Coraline. Dir. Henry Selick. Focus Features. 2009.

Coraline is a stop-motion animated movie, based on Neil Geiman’s novel with the same title, featuring mice, rats, insects, dogs and a cat. Of all these animals, the nameless black cat (Keith David) is most intriguing. One could say that the cat plays such a role in the story that we could extrapolate it to Freud’s theory of the human psyche.

According to Freud, the personality is structured into three major components: the id, ego, and superego. The ego is what we’d consider the ‘conscious mind’, with the other two components remaining in our ‘unconscious’ (or subconscious). Under a Freudian analysis, Coraline would represent the ego, the Other Mother would be the id, and the cat would be her superego. The id is the instinctual forces of oneself; guided by the pleasure, it seeks for the satisfaction of the desires and impulses[1]. The superego is the norms and the laws that you are provided with when you are educated and that represses the id; the part of the personality that tries you to behave in such a way that you follow what is right in society[2]. The cat then plays this internalized voice of Coraline, guiding her to the right path. For this reason, it has no name, no doppelganger in the Other World, no buttons in its eyes, and is the only one (beside Coraline) to appear on the movie cover: at her back, with the Pink Palace and the moon resembling a button.

One of the most interesting characteristics of the relationship between Coraline Jones (Dakota Fanning) and the cat is how the latter acts as the mentor and spiritual adviser of Coraline’s quest; a classic trope in tales. It is the cat the one who warns our protagonist how this world is not as utopian as she might think. Paradoxically, and even though black cats have always been popularly associated with the bringing of bad luck and tragedy, this cat becomes Coraline’s protector (e.g. the cat helps Coraline against the spy rats). Meanwhile, the Other Mother, who gives Coraline everything that she desires, is the antagonist of the story, contradicting what is expected of a maternal figure: love, care, and goodness. The roles of good and evil are embodied in the cat and the mother respectively.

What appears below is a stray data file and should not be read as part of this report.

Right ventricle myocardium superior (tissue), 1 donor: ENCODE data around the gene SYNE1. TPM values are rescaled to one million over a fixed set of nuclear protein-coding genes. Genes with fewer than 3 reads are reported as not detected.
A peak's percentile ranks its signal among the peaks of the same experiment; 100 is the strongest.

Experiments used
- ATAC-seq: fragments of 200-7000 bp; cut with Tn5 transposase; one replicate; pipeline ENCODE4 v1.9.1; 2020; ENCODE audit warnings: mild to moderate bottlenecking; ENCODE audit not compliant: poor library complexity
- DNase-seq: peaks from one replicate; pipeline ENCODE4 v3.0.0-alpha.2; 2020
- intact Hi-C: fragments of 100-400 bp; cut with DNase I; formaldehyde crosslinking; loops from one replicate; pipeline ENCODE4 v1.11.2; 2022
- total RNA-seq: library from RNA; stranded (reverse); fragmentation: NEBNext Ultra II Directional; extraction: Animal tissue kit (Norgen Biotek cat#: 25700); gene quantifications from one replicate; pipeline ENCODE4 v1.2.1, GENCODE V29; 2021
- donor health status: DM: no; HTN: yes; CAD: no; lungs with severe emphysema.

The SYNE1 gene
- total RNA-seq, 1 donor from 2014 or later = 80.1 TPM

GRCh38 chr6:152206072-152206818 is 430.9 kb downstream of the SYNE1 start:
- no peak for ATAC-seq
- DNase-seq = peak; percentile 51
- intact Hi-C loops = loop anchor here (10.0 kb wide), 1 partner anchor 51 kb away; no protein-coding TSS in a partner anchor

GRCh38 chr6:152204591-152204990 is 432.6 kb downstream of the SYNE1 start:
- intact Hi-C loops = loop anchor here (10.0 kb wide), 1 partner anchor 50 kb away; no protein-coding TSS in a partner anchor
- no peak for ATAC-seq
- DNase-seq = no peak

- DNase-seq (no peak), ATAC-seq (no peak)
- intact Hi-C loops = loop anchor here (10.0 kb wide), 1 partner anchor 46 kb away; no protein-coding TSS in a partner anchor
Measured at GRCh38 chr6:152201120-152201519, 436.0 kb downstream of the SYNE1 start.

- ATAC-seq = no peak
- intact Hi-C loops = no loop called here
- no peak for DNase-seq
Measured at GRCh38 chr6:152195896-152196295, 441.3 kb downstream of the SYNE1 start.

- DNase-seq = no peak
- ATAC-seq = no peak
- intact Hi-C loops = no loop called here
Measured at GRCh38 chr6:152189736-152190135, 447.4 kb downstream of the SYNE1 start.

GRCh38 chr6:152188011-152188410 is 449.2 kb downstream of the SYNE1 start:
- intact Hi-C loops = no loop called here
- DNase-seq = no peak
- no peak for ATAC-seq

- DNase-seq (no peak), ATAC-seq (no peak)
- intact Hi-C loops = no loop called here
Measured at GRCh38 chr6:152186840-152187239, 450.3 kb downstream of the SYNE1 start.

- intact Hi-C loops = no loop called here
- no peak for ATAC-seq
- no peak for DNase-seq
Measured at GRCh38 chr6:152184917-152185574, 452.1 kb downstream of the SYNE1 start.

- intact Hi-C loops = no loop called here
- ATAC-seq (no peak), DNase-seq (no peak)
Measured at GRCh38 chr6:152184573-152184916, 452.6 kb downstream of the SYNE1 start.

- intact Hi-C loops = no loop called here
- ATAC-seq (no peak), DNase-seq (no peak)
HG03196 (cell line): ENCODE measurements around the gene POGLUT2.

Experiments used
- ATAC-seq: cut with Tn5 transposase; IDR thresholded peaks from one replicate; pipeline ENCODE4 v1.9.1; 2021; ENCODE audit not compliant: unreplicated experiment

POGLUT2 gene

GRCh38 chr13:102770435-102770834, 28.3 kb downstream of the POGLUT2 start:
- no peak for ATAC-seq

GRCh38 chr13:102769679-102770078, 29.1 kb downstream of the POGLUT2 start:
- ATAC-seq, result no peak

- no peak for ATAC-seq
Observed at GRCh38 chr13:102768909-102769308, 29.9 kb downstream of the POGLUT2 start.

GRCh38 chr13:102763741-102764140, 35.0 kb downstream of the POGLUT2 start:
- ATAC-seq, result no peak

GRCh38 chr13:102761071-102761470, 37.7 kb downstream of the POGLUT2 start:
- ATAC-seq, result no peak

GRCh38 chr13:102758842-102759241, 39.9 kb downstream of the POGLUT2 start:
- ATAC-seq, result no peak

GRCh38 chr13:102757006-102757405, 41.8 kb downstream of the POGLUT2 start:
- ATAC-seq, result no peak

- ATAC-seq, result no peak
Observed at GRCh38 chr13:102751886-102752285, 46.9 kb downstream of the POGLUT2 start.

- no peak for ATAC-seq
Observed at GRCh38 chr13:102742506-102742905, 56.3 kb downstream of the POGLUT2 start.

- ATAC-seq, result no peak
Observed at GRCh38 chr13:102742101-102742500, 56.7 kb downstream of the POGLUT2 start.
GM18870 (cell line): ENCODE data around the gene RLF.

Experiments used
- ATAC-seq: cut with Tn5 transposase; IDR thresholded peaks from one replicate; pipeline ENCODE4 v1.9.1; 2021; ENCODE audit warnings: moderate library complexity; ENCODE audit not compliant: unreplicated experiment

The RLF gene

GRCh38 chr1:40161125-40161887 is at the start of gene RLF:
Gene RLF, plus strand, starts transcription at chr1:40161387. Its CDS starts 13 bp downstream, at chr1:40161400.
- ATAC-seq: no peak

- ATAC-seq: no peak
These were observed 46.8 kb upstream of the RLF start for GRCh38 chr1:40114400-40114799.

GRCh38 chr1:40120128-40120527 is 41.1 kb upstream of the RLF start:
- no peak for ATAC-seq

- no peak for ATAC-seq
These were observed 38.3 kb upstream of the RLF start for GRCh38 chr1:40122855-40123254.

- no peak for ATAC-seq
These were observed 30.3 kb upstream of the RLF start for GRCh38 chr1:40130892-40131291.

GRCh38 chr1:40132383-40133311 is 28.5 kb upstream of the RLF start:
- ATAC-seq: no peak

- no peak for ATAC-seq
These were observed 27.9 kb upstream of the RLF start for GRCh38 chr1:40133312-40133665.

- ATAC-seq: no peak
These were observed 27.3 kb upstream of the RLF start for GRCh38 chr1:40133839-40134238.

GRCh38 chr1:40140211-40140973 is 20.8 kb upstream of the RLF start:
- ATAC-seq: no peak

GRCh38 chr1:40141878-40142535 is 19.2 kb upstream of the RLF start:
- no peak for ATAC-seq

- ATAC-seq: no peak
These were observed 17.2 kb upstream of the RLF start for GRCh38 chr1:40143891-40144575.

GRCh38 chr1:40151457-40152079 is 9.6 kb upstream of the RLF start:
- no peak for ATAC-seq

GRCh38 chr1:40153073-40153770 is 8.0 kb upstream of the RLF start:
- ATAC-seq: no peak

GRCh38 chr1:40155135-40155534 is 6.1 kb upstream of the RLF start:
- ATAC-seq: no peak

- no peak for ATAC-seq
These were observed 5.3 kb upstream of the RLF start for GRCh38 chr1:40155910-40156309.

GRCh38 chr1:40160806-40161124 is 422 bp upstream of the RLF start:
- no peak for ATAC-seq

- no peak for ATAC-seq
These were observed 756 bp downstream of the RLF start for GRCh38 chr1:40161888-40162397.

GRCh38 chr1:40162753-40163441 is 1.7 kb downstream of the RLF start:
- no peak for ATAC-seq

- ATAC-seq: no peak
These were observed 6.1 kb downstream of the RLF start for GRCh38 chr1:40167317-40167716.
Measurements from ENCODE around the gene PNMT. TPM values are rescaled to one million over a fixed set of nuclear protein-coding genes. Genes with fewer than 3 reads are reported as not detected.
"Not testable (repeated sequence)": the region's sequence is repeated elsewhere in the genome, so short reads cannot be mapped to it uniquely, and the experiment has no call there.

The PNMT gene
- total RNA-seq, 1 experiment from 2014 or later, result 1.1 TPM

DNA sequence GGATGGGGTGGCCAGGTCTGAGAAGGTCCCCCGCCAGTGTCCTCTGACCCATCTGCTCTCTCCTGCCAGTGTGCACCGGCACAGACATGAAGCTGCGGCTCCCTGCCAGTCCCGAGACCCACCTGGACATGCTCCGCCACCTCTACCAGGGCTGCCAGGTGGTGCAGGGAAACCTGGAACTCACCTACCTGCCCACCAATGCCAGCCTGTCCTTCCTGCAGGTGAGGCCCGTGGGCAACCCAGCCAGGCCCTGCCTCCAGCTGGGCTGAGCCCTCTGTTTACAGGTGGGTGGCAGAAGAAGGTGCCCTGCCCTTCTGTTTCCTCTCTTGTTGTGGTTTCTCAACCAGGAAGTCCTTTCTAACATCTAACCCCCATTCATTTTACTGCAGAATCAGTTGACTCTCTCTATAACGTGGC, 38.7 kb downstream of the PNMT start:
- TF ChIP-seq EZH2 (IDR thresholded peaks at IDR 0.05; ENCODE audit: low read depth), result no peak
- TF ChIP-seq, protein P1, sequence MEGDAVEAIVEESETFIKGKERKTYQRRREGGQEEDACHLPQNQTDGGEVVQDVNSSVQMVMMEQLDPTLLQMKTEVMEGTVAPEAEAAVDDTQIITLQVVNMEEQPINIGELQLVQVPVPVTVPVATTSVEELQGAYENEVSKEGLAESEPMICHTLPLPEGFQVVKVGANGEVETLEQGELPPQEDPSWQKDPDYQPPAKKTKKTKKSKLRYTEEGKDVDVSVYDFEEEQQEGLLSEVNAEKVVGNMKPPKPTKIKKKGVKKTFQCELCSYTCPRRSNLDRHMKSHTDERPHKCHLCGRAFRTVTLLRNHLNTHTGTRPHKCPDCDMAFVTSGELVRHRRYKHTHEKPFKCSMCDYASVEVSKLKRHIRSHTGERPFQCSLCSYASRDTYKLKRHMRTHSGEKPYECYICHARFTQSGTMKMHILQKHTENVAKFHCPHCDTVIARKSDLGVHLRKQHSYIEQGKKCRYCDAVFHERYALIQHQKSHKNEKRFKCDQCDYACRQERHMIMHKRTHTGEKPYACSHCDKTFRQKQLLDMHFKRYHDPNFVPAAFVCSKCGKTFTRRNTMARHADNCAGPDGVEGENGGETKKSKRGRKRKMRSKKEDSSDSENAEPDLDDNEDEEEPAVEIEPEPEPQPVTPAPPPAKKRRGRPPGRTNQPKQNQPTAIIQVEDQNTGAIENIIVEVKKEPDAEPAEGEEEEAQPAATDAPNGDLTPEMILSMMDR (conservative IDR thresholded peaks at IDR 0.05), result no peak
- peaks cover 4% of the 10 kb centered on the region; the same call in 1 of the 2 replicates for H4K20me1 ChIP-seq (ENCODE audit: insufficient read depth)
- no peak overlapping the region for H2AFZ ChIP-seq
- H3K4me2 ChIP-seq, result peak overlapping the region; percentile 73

Selick’s characterization of the black cat is classic of Gothic fiction. The cat’s character design evokes an emaciated, scruffy and feral appearance, with the implication being that this mysterious cat is a stray animal – wild and free. Nevertheless, its appearance might not seem to fit in with its clever but arrogant and sarcastic personality. Certainly, it comes as a shock to both Coraline and the audience when the cat gains the ability to speak in the mythical Other World. However, even when silent the eccentric cat walks smoothly with its head held high, expressing his overconfidence and condescending attitude in both dimensions. Everything in the scene points to the impression that we are dealing with an uncanny feline: a talking cat who has been going back and forth between worlds for a while, playing an eternal “game” with the Other Mother. The mention of this pre-existing game suggests that the cat may be as old as the Other Mother, and together with the fact that the cat is the only creature who does not have any counterpart in the Other World, we can conclude that this animal is something more than ordinary.

[1] Nick Rennison, Freud and Psychoanalysis (Harpenden: Pocket Essentials, 2001), pp. 38, 39.

[2] Nick Rennison, Freud and Psychoanalysis (Harpenden: Pocket Essentials, 2001), p. 40.